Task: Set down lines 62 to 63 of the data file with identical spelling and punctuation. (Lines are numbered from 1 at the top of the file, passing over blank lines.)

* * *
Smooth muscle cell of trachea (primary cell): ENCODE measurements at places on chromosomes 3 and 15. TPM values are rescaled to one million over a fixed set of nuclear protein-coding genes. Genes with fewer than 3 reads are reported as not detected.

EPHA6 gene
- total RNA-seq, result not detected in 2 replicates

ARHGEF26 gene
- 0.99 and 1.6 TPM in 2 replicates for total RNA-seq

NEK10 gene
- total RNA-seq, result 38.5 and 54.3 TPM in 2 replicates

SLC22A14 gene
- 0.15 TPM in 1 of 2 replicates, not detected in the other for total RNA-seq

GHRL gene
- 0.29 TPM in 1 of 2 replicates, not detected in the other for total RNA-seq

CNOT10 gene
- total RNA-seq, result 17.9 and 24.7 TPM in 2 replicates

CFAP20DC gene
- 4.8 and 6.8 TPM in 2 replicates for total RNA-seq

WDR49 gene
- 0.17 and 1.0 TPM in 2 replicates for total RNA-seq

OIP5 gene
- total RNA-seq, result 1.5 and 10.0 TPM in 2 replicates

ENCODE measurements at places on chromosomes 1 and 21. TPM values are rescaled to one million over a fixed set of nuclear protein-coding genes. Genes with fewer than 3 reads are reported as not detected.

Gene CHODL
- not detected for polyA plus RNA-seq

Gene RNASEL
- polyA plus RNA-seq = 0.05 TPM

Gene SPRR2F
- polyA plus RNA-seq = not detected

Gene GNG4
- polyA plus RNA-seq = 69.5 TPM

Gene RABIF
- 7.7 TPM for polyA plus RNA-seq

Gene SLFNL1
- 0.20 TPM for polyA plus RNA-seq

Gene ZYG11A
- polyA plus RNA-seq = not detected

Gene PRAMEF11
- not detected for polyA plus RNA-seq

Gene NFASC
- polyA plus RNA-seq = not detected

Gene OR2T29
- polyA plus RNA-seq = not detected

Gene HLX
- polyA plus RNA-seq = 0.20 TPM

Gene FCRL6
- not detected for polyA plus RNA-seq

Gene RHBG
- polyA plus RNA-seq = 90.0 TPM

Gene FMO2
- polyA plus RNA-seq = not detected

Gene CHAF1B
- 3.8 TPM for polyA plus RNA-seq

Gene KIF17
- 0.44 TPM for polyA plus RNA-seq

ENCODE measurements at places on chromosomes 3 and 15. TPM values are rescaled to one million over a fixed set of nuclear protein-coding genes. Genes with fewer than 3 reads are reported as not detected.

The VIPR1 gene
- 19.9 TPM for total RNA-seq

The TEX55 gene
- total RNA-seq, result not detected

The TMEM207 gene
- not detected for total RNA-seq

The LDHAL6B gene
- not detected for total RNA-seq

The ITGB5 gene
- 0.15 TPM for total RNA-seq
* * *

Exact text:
The ITGB5 gene
- 0.15 TPM for total RNA-seq